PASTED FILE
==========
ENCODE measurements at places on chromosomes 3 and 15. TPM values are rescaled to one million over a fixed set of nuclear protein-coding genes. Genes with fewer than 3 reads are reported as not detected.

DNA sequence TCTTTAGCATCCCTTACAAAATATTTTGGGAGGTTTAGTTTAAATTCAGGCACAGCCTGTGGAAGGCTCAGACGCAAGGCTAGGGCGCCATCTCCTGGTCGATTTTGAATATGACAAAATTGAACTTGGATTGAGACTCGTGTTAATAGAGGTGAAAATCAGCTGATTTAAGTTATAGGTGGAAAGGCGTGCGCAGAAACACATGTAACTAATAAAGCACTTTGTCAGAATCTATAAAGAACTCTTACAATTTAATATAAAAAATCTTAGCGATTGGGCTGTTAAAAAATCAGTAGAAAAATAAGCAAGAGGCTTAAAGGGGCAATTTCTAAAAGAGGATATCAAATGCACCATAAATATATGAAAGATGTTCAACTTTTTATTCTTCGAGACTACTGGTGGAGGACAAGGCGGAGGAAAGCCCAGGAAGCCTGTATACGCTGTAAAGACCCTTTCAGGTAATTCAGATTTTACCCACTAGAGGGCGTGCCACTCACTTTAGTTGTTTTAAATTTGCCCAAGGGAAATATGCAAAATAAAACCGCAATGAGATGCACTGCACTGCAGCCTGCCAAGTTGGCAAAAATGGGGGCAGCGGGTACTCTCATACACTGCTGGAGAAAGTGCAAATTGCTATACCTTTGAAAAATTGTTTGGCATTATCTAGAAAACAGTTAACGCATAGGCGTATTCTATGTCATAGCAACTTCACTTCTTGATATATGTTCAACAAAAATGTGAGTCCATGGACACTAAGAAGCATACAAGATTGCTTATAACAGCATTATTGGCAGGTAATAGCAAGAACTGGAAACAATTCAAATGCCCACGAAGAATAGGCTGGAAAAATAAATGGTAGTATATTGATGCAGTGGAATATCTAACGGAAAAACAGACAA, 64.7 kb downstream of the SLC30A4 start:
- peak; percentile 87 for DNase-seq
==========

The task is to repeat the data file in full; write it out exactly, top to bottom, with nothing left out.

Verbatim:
ENCODE measurements at places on chromosomes 3 and 15. TPM values are rescaled to one million over a fixed set of nuclear protein-coding genes. Genes with fewer than 3 reads are reported as not detected.

DNA sequence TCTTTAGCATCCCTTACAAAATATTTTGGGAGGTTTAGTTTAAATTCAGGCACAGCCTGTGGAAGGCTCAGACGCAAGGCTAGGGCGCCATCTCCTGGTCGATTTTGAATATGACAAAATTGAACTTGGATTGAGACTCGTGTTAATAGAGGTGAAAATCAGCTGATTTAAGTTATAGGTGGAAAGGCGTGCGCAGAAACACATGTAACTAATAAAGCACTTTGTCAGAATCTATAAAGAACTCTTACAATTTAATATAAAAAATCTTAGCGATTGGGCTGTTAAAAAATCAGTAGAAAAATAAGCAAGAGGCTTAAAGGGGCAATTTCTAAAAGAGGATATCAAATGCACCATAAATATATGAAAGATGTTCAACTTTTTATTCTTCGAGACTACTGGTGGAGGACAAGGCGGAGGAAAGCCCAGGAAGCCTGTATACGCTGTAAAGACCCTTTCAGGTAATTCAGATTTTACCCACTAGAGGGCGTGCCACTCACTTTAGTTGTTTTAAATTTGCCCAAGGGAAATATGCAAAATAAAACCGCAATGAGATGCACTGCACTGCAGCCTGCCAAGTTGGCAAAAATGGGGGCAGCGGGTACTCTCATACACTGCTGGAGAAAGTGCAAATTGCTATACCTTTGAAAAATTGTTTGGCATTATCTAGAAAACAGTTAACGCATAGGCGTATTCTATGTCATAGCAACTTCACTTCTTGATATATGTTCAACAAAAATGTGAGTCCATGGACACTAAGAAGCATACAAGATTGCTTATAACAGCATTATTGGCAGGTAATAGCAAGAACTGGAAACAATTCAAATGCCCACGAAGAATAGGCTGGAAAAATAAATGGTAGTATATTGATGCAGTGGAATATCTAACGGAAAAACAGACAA, 64.7 kb downstream of the SLC30A4 start:
- peak; percentile 87 for DNase-seq